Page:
15. Gertrude of Brunswick

31. Irmgard of Susa

Legacy[edit] The Henry the Lion
Henry the Lion
Bible is preserved in near mint condition from the year 1170; it is located in the Herzog August Library
Herzog August Library
in Wolfenbüttel, a town in Lower Saxony. Henry the Lion
Henry the Lion
remains a popular figure to this day.[7] During World War I, a nail man depicting Henry the Lion, called Eiserner Heinrich, was used in Brunswick to raise funds for the German war effort. Nazi propaganda later declared Henry an antecessor of the Nazi's Lebensraum
Lebensraum
policy[8] and turned Brunswick Cathedral
Brunswick Cathedral
and Henry's tomb into a "National Place of Consecration".[9]

Henry the Lion
Henry the Lion
on the coat of arms of Schwerin.

Order of Henry the Lion, order of merit of the Duchy of Brunswick (awarded from 1834 to 1918).

Henry the Lion's Fountain (1874), Brunswick.

Eiserner Heinrich (1915), Braunschweigisches Landesmuseum, Brunswick.

Henry the Lion
Henry the Lion
Monument in front of the Dom. Schwerin.

Henry the Lion
Henry the Lion
in folklore and fiction[edit]

Henry and his lion (title page illustration from Karl Joseph Simrock's retelling of the folktale Geschichte des großen Helden und Herzogen Heinrich des Löwen und seiner wunderbaren höchst gefährlichen Reise (1844)).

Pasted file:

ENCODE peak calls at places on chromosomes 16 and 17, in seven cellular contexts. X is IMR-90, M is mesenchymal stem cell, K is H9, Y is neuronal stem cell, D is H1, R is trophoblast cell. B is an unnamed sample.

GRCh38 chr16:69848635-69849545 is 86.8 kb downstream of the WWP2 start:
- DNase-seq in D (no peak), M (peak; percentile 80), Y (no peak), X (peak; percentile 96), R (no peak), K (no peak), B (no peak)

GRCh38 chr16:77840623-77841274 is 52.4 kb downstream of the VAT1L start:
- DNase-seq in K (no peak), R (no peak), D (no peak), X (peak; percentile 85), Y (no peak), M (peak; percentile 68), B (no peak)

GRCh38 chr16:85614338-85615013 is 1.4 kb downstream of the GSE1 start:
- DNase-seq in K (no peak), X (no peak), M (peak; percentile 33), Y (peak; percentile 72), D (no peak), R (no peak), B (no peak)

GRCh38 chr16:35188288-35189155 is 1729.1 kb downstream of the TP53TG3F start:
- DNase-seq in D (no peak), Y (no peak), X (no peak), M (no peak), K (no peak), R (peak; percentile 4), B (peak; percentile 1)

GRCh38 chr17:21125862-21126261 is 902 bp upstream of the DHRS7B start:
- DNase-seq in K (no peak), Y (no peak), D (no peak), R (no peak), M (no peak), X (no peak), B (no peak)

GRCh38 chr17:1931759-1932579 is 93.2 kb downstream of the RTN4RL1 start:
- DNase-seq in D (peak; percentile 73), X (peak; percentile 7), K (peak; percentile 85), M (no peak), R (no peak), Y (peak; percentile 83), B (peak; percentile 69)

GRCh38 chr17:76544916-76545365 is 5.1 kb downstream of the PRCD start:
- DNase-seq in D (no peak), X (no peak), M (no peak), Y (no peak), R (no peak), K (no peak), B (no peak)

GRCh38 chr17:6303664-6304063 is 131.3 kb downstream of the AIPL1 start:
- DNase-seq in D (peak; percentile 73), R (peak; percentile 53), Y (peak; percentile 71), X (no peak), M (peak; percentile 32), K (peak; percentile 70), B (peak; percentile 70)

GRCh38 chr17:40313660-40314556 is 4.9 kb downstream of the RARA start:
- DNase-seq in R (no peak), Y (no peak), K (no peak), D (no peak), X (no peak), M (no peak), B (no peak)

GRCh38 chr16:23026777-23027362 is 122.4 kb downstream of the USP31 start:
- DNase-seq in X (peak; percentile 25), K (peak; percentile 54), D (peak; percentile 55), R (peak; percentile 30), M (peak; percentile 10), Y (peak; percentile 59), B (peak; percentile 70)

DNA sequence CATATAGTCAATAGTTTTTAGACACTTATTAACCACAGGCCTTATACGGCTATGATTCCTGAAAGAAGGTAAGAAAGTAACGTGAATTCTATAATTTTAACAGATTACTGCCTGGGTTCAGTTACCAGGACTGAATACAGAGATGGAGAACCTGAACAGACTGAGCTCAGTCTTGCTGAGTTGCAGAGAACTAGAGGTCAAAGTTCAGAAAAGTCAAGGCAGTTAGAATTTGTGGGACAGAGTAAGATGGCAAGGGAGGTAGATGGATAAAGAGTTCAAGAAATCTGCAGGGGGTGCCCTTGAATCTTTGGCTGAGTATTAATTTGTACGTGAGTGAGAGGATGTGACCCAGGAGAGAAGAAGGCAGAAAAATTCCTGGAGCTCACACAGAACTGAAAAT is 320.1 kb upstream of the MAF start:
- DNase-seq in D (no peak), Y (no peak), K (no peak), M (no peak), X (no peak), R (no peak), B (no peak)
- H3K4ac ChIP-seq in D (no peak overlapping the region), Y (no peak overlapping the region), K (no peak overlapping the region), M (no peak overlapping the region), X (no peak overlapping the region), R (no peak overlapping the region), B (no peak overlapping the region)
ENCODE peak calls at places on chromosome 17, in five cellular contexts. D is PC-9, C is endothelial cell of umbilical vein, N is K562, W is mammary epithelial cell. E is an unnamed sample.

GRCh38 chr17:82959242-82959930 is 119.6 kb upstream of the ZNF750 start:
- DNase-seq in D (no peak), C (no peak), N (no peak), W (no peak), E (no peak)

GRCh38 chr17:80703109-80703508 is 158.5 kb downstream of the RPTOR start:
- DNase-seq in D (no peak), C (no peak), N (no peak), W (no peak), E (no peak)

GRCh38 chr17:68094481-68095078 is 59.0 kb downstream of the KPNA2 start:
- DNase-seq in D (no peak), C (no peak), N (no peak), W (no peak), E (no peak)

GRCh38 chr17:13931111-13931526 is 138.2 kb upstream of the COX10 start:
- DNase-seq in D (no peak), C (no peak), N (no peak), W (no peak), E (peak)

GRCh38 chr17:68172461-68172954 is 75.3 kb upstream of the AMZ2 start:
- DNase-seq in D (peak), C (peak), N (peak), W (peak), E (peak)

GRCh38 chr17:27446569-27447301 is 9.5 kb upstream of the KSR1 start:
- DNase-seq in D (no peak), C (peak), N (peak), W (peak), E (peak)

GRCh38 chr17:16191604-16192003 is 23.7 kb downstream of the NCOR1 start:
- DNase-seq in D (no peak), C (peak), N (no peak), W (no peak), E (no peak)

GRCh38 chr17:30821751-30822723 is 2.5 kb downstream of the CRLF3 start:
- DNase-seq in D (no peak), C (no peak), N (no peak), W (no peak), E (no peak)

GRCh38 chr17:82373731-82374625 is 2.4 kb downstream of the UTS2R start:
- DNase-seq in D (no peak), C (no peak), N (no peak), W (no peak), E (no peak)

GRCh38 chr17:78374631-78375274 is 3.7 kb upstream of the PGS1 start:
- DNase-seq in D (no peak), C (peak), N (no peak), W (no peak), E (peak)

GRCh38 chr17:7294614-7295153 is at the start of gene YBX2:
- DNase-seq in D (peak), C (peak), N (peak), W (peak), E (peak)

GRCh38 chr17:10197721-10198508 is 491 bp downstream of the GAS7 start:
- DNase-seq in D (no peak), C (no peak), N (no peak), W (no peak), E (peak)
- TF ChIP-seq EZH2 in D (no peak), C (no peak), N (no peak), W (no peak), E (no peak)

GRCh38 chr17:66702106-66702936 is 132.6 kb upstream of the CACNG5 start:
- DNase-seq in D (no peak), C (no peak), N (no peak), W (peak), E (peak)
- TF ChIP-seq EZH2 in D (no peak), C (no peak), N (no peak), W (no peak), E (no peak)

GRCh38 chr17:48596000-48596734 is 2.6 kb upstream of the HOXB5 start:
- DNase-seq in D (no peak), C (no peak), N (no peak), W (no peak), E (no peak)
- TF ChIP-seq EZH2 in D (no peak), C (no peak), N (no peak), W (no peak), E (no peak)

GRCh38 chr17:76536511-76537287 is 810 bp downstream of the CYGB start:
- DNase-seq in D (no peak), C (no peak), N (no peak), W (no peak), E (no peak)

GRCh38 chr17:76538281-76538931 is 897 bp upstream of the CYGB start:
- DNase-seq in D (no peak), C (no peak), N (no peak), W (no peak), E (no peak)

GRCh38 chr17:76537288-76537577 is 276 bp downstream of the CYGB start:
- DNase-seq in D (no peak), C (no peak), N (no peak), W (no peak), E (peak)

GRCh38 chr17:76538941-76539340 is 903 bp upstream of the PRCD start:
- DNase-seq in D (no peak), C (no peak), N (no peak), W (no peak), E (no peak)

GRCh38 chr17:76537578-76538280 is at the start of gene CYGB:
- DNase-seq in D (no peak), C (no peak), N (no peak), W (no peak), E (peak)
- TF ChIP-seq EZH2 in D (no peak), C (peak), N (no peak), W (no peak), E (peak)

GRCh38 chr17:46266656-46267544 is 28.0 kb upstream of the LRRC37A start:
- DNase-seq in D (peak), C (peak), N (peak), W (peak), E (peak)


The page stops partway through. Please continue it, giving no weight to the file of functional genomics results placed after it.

Shortly after his death, Henry the Lion
Henry the Lion
became the subject of a folktale, the so-called Heinrichssage.[10] The tale was later also turned into the opera Enrico Leone
Enrico Leone
by Italian composer Agostino Steffani.[11] The Heinrichssage details a fictional account of Henry's pilgrimage to the Holy Land. A popular part of the tale deals with the Brunswick Lion. According to legend, Henry witnessed a fight between a lion and a dragon while on pilgrimage. He joins the lion in its fight and they slay the dragon. The faithful lion then accompanies Henry on his return home. After its master's death, the lion refuses all food and dies of grief on Henry's grave. The people of Brunswick then erect a statue in the lion's honour.[12][13][14] The legend of Henry the Lion also inspired the Czech tale of the knight Bruncvík, which is depicted on a column on Charles Bridge